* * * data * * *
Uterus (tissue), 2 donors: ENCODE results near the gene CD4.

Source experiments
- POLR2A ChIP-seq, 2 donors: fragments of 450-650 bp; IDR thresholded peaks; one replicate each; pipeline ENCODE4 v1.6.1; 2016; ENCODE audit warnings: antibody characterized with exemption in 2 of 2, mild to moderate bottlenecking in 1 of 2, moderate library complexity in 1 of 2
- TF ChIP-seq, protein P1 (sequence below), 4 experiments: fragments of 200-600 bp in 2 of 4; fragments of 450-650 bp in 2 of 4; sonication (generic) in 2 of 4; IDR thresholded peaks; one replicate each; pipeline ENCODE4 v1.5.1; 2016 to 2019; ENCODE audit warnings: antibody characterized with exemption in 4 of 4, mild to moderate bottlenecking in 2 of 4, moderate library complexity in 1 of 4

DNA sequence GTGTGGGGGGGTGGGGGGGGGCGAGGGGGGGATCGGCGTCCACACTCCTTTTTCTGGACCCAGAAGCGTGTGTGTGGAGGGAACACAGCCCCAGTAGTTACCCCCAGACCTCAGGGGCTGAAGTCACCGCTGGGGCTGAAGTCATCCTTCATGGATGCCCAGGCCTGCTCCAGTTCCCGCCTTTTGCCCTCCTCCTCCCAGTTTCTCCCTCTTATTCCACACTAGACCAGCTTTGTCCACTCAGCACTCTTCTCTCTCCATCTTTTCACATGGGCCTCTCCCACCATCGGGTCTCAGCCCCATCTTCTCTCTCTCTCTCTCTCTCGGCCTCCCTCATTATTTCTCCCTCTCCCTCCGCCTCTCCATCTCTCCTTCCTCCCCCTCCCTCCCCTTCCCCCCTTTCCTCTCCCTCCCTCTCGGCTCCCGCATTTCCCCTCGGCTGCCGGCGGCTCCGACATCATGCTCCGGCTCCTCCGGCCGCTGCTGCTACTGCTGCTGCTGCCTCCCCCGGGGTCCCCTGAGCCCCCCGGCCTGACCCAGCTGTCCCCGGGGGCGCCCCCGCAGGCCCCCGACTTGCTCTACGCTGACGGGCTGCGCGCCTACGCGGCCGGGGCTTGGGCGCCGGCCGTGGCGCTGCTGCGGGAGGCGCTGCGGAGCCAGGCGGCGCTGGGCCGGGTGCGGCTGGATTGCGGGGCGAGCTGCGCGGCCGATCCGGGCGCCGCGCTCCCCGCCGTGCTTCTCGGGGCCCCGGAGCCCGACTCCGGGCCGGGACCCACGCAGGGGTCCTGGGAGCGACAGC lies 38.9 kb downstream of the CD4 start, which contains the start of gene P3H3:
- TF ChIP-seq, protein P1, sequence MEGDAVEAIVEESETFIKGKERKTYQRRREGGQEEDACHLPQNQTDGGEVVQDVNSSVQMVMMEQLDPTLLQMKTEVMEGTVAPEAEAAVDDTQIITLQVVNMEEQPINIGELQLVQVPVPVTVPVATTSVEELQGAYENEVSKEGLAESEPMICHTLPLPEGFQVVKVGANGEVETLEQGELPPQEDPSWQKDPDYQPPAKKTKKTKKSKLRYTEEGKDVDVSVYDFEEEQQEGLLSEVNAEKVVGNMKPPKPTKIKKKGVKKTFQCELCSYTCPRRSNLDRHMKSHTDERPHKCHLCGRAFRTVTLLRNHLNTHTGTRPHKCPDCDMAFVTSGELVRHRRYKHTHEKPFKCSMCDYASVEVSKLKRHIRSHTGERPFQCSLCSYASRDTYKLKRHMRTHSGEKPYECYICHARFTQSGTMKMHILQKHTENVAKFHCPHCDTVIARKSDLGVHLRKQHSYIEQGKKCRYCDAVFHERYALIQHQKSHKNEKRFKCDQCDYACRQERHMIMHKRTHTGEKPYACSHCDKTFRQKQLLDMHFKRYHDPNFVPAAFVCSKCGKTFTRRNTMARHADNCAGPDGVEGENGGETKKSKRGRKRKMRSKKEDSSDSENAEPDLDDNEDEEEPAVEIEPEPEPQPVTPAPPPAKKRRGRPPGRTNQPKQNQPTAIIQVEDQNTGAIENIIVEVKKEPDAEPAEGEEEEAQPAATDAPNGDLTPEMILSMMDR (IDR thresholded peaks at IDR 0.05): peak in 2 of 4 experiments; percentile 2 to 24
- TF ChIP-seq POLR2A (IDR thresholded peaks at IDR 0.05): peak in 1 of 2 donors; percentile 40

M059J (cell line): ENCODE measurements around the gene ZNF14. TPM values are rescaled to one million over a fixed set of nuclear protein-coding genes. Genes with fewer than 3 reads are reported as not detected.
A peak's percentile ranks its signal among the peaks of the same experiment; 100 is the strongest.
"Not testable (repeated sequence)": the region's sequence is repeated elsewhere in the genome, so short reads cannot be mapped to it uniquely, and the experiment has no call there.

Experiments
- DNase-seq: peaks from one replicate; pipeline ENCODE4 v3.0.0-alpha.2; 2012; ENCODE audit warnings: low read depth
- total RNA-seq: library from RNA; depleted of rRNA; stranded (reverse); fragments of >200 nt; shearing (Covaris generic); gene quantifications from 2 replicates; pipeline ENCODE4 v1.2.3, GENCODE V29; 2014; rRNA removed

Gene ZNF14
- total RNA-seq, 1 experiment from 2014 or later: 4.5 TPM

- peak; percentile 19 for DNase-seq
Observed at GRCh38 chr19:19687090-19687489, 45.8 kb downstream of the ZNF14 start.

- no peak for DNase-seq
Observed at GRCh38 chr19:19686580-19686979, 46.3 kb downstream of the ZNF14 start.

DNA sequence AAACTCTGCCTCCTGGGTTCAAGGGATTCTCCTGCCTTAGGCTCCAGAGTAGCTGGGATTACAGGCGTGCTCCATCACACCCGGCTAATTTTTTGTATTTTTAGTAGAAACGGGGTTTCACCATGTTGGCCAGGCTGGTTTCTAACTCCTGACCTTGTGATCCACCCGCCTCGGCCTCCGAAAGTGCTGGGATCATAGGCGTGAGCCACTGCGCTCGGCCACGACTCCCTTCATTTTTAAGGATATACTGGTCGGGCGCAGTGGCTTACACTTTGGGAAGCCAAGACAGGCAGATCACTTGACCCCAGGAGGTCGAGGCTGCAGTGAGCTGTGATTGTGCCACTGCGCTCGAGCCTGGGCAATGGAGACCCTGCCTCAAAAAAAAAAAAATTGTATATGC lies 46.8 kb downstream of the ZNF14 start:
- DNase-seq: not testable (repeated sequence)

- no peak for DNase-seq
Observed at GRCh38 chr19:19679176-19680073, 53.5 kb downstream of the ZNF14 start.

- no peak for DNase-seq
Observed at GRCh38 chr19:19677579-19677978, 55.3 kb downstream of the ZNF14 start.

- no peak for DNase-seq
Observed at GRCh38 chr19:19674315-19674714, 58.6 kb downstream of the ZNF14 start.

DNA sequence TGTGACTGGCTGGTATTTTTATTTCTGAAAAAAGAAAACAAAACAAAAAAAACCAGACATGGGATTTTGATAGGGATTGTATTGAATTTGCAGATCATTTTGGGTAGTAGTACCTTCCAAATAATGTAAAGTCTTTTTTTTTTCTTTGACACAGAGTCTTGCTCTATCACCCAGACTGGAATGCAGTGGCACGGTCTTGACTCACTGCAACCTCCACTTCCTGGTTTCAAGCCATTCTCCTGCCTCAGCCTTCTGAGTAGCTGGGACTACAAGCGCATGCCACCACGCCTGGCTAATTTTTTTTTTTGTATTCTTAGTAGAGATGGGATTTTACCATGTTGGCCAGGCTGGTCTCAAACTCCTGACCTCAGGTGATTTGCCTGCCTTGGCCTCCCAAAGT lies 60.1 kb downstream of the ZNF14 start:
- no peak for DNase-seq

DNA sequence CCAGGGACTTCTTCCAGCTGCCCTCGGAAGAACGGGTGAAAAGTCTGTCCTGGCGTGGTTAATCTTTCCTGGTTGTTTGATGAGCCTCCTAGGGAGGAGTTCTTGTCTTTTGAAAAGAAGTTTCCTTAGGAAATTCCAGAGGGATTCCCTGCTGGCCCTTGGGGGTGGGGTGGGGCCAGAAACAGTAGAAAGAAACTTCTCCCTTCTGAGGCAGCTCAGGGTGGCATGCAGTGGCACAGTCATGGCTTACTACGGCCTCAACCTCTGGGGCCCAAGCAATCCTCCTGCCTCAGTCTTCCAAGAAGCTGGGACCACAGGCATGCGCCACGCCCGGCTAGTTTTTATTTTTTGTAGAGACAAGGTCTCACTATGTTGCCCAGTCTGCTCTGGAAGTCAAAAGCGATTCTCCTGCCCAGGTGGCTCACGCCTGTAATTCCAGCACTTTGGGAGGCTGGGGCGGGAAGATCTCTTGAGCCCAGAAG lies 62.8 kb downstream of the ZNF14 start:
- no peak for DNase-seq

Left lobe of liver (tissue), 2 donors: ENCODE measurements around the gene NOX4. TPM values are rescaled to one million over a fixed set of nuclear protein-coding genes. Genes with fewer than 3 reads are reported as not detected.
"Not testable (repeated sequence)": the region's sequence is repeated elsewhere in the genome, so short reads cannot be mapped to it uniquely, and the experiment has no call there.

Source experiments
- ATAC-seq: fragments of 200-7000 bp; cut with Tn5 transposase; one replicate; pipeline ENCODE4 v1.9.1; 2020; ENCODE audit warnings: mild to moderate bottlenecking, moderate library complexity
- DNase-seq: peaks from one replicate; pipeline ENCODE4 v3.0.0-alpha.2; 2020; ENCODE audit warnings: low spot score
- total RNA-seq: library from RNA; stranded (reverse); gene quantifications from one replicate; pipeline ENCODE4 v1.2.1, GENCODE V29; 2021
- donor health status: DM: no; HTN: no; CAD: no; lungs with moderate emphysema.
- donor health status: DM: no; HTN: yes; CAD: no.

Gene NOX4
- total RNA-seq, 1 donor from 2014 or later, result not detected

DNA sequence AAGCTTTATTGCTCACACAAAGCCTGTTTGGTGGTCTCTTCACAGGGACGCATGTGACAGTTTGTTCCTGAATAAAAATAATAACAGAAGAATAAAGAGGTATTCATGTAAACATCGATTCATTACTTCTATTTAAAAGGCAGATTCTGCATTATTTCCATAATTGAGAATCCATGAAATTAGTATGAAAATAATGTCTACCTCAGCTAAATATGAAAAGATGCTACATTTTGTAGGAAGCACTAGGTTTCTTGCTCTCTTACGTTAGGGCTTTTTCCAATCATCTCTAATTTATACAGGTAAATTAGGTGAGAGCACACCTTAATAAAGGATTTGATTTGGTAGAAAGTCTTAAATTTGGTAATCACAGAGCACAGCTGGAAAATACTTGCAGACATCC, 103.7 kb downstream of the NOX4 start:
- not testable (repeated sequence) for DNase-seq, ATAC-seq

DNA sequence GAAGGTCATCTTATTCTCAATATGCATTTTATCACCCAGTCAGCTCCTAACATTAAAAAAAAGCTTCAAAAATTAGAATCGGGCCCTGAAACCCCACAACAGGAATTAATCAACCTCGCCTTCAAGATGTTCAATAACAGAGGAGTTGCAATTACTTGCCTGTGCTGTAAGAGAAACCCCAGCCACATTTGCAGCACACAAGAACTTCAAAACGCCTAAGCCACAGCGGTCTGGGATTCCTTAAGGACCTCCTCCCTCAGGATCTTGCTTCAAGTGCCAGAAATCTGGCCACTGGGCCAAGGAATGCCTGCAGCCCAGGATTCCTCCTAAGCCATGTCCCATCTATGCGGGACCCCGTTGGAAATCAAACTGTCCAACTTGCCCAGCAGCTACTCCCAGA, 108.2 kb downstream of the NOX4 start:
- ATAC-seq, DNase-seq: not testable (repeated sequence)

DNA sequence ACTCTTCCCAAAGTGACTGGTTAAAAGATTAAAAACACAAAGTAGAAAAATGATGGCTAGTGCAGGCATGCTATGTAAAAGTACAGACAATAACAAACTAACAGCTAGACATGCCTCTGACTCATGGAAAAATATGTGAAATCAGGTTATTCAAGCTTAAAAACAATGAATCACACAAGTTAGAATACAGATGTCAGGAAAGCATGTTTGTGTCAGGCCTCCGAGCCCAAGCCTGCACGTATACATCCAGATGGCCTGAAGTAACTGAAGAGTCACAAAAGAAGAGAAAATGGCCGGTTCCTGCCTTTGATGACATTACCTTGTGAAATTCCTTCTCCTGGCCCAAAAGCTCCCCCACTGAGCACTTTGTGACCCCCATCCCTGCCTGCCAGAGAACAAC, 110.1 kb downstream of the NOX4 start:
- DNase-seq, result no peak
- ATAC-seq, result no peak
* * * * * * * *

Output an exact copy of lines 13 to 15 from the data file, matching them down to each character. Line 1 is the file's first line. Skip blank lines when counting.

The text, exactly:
- total RNA-seq: library from RNA; depleted of rRNA; stranded (reverse); fragments of >200 nt; shearing (Covaris generic); gene quantifications from 2 replicates; pipeline ENCODE4 v1.2.3, GENCODE V29; 2014; rRNA removed

Gene ZNF14
- total RNA-seq, 1 experiment from 2014 or later: 4.5 TPM